The Budgerigar Society

Judges & Judging

Insight to BS Judges Training

By Trevor Terheege, Judges Training Scheme Co-ordinator

As BS Judges Training Scheme Co-ordinator, I thought it would be of interest for members to see the format that trainee judges go through. The training takes place over two show seasons. Each candidate is required to attend/judge three shows each year. Once a candidate applies to join the judges training scheme and has been accepted by the General Council, I send them a welcoming letter and ask them to nominate five shows in the coming year, which they would like to attend as part of the scheme and to also let me know how tall they are. The later may seem a strange thing to ask, but when I allocate them a main panel judge to work with, it is necessary for them to be of similar height. It would create a problem if you had one tall and one short person as the height of the judging stand will be set for the main judge.

In addition, every subsidiary judge will be required to attend at least one Specialist & Rare Varity Show and an Area or Gold Show within the six assessments.

Before the start of a show season the BS Patronage Secretary sends me a list of all the shows for the year and the judges for each show. From that list I select three shows for each candidate from the five shows they have nominated and the judges undertaking their assessment. I then send follow-up letters to each candidate, main panel judge and show secretaries giving them the details. My main aim, if possible, is not to have more than one subsidiary judge at each show.

At The Assessment Show

Each subsidiary judge will be expected to judge a minimum of six classes so that an assessment can be made by the main panel judge. The subsidiary judge will also be required to remain with the main panel judge who will instruct on matters of procedure, colour identification etc. as the judging proceeds and on completion of judging. A subsidiary judge is required to pay their own expenses when attending a show for assessment and may not exhibit budgerigars at the event.

Subsidiary Judges Assessment Form

Once a subsidiary judge completes their six assessments, they are required to write to the BS office and request to sit the final tests. These take place at the BS Club Show on the Saturday morning of the show. The results from the six assessments are scored and these form part of the final test results.

The final tests consist of a written test, an oral test, colour identification, judging a section and judging a colour run-down. A candidate must achieve a minimum pass mark of 70% in all tests to pass. The Subsidiary Judge with the highest overall score will be named Trainee Judge of the Year and will receive the Trophy at the trophy presentations on the Sunday afternoon of the Club Show. In addition, the winner will be invited to judge the Club Show three years later.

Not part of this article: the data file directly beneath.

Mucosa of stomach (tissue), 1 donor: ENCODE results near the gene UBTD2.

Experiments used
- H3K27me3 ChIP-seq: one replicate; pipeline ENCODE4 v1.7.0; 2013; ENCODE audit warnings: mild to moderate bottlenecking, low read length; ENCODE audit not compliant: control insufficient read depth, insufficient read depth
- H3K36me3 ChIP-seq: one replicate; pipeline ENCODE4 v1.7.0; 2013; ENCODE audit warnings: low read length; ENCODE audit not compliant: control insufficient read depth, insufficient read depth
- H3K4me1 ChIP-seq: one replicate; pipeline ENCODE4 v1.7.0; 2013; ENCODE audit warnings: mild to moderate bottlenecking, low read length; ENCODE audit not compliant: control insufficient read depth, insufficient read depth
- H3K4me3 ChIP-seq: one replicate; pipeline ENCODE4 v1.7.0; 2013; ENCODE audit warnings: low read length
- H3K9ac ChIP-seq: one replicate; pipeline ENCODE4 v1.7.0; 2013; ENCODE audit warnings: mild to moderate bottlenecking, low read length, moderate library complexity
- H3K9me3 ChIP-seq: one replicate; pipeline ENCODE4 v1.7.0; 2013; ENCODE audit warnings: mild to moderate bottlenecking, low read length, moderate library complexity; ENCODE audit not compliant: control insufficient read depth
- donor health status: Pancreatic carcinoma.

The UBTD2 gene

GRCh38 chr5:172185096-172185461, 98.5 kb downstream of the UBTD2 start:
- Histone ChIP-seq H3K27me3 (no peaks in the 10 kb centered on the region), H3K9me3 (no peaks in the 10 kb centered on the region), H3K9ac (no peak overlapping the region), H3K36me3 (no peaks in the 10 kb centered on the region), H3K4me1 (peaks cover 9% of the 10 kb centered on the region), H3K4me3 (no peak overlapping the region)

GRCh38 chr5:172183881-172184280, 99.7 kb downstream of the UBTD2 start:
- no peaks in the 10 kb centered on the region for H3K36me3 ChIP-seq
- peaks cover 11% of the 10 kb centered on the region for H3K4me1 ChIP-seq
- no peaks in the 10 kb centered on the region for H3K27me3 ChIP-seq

All subsidiary judges that pass will be presented with a judge’s badge and certificate at a lunch on the Saturday.

Unfortunately, there are occasions when not all candidates pass. In this event they will be invited to sit the tests again the following year and if they wish, have further assessments during the year.

Qualifications For The Subsidiary Panel

To qualify for the subsidiary panel of the Budgerigar Society a member must:

  1. have completed a minimum of 9 years membership of the Budgerigar Society of which three continuous years must precede the application,
  2. have completed three full show seasons at intermediate level and be over 21 years of age, 
  3. be a current breeder and exhibitor of budgerigars at BS Championship or higher level patronage shows.

Applicants should write to the Society Administrator by 31st January to register. There is no fee.

The Tests

Oral Test – This test is on a one to one basis with one of the assessors. The time allowed is 15 minutes. The examiner will ask 20 questions in total, the assessor could produce a colour plate with three birds shown and you would be asked to name the variety and colour or any other question in relation to judging budgerigars or show rules.

Colour Identification – with this test you will have 10 birds of different varieties and colours on a judging stand and you will be given 15 minutes to write down the full colour and variety description of each bird using the full terminology.

Section Judging – during this test you will be allocated 15 minutes to judge a section of birds and complete the relevant show paperwork.

CC Run Down – once again 15 minutes is allocated for the subsidiary judge to complete the judging of a colour, place the colour spots on the cages and fill in all the BS paperwork and Challenge Certificate.

Written Test – One hour is allocated to this test. A written question paper will be handed out with a list of 40 questions.